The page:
On appeal, defendant argued that the trial court erred in denying his petition to discontinue sex offender registration. When defendant’s deferred judgment terminated as a matter of law on August 30, 2005, four years after defendant’s guilty plea, the court implicitly found that all of the probationary obligations associated with the deferred judgment also ended, including the requirement to complete sex offender treatment and to pay restitution. Accordingly, to hold defendant responsible for fulfilling conditions that he no longer was legally obligated to complete was an abuse of discretion by the trial court. Therefore, the trial court abused its discretion in denying defendant’s petition for an order to discontinue the requirement that he register as a sex offender.

Summary and full case available here.

Colorado State Judicial Branch Revises Several Probate Forms

This is Part 1 of 4 posts about new forms from State Judicial. Check back soon for more updates.

The Colorado State Judicial Branch issued 15 revised forms in July 2012 for probate proceedings, including instructions and forms regarding guardianships and conservatorships, as well as publication and notice forms. Practitioners should begin using the new forms immediately.

These forms were amended by the Colorado Supreme Court on June 29, 2012, and outlined as Rule Change 2012(11).

Most forms are available in Adobe Acrobat (PDF) and Microsoft Word formats; many are also available as Word and Excel templates. Download the new forms from State Judicial’s individual forms pages, or below.


  • JDF 714 – “Affidavit Regarding Due Diligence and Proof of Publication” (revised 7/12)
  • JDF 716 – “Notice of Hearing By Publication” (revised 7/12)
  • JDF 785 – “Final Order Accepting Guardianship/Conservatorship in Colorado From Sending State” (revised 7/12)
  • JDF 807 – “Notice of Hearing to Respondent (Adult or Minor)” (revised 7/12)
  • JDF 821 – “Affidavit of Acceptance of Appointment By Written Instrument as Guardian for Minor” (revised 7/12)
  • JDF 823 – “Instructions for Appointment of Guardian – Minor” (revised 7/12)
  • JDF 840 – “Instructions for Appointment of Guardian – Adult” (revised 7/12)
  • JDF 844 – “Notice of Appointment of Emergency Guardian and Notice of Right to Hearing” (revised 7/12)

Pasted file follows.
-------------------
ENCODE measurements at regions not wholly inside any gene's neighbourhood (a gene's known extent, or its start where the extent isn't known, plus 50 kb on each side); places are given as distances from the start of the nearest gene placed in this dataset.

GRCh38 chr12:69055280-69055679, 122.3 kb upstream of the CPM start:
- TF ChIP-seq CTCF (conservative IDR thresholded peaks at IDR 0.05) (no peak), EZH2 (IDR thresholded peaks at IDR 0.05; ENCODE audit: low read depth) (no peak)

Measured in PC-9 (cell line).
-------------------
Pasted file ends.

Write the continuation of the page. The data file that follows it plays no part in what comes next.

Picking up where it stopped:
• JDF 860 – “Instructions for Appointment of Conservator – Minor” (revised 7/12)
  • JDF 875 – “Instructions for Appointment of Conservator – Adult” (revised 7/12)
  • JDF 882 – “Conservator’s Inventory with Financial Plan and Motion for Approval” (revised 7/12)
  • JDF 887 – “Instructions to File a Petition to Terminate Conservatorship” (revised 7/12)
  • JDF 945 – “Notice of Disallowance of Claims” (revised 7/12)
  • JDF 949 – “Notice of Hearing to Interested Persons and Owners By Inheritance” (revised 7/12)
  • JDF 950 – “Notice of Hearing By Publication to Interested Persons and Owners By Inheritance” (revised 7/12)

For a complete list of probate forms from State Judicial, click here.

New Colorado Courts E-Filing System to Launch January 1, 2013

New E-Filing System: On January 1, 2013, the Colorado Judicial Branch’s new Integrated Colorado Courts E-Filing System (ICCES) will replace LexisNexis File & Serve. As of that date, all electronic filings for civil cases in the district, county, and appellate courts of Colorado will be made through the new ICCES program.

The State Judicial website has videos giving an overview of ICCES and a basic demonstration of filing a new case. Additionally, a new Pricing Model Sheet is available to review.

Pilot: On October 1, 2012, the Colorado Courts will begin the live transition from LexisNexis File & Serve to ICCES. Select judicial districts will pilot ICCES from October 1 through December 31. Pilot courts will require all e-filings be made through the ICCES system during this three-month period. Non-pilot courts will still require that all filings be made through LexisNexis. On January 1, 2013, the pilot will end and all judicial districts will fully transition to ICCES. To learn more about the pilot schedule, click here.

ICCES Account Pre-Registration: Law firms and agencies will need to register their organizations and request user accounts for ICCES. Pre-registration can be completed by clicking here.

Training: The Judicial Branch will begin ICCES training this August. Trainings will also be announced on the Judicial Branch website. To learn more about training opportunities, click here.

Stay informed about the ICCES transition by visiting the Colorado Judicial Branch’s E-Filing website, where regular updates will be posted.

E-mail for any questions about the transition to ICCES.

Tenth Circuit: Unpublished Opinions, 7/6/12

On Friday, July 6, 2012, the Tenth Circuit Court of Appeals issued no published opinions and nine unpublished opinions.

United States v. Bell

Cabrera v. Trammell

Small v. Milyard

Mitchell v. Medina

United States v. McConnel

Stallings v. Werholtz

Brooks v. Medina

United States v. Loumoli

Perry v. Pacheco

No case summaries are provided for unpublished opinions. However, published opinions are summarized and provided by Legal Connection.